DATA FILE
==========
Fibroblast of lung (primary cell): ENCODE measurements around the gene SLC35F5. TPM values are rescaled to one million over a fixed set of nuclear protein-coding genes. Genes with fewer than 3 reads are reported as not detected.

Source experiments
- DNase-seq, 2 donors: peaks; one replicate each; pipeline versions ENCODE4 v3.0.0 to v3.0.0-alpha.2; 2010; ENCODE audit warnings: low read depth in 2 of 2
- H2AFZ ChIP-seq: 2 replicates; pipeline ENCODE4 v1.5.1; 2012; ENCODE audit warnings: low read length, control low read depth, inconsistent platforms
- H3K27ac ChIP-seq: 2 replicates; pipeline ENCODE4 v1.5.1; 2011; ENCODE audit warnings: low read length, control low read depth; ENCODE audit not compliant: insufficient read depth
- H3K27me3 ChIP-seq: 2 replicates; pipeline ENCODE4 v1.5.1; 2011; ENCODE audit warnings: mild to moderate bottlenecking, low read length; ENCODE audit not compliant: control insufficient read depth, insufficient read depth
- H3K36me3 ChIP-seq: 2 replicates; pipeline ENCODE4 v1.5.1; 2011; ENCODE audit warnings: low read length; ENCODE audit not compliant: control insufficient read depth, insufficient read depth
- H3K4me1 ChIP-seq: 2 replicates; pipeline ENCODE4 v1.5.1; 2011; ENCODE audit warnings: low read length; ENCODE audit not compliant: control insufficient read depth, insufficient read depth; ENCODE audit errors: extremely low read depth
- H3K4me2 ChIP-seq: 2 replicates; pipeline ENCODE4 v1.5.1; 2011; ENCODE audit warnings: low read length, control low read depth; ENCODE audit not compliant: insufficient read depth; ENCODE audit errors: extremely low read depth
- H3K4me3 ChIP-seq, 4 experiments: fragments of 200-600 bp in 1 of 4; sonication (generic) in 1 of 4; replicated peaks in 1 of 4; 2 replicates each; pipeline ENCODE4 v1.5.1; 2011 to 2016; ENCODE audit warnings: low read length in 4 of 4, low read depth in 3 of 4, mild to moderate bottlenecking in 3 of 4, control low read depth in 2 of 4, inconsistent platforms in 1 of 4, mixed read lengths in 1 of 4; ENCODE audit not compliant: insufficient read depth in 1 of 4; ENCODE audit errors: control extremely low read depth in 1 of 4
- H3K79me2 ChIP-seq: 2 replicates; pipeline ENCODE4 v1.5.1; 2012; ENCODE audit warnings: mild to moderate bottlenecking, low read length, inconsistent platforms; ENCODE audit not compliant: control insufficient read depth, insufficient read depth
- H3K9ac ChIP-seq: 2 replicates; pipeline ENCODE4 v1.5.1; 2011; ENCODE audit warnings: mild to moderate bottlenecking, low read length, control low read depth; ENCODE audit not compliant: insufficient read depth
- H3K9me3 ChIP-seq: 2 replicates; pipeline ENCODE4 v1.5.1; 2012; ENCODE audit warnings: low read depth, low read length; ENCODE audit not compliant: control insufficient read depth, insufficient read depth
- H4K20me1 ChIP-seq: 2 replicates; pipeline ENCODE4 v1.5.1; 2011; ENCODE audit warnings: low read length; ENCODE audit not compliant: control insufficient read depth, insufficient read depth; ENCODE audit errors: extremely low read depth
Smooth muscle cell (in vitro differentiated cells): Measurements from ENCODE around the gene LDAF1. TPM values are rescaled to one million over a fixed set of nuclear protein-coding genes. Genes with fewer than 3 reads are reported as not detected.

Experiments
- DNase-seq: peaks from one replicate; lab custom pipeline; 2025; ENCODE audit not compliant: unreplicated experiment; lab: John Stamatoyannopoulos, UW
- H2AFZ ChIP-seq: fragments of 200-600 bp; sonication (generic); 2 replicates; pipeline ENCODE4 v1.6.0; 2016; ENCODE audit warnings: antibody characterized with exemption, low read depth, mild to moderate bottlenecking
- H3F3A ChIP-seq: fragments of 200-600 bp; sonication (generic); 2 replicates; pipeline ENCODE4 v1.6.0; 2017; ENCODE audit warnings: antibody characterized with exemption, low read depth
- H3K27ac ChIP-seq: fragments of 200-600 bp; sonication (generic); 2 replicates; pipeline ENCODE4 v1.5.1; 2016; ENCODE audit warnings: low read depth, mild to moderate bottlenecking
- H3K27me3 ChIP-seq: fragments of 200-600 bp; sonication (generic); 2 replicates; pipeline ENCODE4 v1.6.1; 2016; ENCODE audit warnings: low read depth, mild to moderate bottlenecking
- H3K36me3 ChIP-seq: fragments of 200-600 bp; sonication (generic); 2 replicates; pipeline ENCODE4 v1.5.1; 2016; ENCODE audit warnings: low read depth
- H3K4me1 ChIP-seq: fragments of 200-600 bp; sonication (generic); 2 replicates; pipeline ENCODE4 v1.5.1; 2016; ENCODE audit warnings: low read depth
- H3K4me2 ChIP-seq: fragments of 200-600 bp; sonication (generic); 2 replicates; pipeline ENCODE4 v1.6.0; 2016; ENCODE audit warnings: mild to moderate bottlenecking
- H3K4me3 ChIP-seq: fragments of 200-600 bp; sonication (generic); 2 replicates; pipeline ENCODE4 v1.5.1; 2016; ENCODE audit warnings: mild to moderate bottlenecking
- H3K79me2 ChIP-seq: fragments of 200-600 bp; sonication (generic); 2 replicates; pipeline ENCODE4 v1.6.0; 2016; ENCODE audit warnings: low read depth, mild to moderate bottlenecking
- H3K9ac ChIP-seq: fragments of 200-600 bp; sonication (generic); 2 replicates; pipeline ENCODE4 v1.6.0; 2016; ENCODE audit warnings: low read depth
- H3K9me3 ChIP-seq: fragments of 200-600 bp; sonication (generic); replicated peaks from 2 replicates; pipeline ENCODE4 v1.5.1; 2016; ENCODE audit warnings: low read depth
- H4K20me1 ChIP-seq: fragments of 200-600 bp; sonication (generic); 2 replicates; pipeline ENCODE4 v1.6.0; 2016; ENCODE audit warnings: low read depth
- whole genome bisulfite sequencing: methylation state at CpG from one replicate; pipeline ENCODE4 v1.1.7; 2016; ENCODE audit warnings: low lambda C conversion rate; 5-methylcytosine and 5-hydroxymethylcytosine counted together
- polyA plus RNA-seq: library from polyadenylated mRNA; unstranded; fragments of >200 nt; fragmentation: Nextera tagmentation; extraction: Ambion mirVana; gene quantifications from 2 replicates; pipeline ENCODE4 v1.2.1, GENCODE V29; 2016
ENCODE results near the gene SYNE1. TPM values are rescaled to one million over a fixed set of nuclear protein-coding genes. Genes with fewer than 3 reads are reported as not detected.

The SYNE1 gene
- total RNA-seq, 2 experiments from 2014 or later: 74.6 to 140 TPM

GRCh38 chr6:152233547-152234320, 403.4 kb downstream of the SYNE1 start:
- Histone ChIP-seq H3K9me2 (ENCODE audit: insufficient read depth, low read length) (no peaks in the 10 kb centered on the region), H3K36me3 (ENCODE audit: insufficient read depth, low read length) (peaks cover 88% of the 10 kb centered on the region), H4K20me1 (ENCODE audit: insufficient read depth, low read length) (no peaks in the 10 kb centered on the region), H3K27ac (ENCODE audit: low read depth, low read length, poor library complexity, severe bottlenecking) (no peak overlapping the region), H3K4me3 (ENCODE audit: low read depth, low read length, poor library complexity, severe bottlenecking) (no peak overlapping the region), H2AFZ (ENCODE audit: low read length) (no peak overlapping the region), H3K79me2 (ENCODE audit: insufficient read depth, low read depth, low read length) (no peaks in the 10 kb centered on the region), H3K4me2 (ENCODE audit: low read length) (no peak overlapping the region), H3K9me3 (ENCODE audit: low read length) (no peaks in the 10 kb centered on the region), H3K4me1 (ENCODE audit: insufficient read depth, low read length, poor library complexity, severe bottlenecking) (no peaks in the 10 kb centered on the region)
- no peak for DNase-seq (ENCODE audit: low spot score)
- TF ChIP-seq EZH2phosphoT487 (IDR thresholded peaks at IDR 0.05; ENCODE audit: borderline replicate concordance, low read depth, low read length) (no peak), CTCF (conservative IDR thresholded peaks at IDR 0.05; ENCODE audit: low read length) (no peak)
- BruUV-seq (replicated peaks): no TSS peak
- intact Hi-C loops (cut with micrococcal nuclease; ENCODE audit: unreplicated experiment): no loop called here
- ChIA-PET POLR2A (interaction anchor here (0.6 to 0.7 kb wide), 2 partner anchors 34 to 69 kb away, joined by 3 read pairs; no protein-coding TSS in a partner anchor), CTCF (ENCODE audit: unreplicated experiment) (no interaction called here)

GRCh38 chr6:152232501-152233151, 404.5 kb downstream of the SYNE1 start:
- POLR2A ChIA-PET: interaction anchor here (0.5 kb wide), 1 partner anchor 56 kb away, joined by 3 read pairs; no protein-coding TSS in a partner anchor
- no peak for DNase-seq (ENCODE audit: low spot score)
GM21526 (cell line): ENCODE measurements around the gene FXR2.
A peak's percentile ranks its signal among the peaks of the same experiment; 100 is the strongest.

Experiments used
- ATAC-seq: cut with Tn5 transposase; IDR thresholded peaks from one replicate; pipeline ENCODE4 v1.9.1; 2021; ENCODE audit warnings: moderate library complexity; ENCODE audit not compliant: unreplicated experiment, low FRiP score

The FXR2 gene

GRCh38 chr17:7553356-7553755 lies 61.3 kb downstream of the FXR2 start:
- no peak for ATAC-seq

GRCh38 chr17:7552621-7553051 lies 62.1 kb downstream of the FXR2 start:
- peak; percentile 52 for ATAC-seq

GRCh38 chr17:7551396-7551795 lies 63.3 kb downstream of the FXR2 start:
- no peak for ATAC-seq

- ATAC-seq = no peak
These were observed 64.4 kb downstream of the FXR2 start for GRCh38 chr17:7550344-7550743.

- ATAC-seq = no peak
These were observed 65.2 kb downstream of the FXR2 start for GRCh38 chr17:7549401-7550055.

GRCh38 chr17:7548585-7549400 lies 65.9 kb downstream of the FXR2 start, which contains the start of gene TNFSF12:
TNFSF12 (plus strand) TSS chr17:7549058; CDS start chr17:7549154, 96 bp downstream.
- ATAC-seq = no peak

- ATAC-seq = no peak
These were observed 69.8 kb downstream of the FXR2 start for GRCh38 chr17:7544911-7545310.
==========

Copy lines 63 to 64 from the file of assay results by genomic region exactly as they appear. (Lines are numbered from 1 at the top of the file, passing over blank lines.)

- ATAC-seq = no peak
These were observed 69.8 kb downstream of the FXR2 start for GRCh38 chr17:7544911-7545310.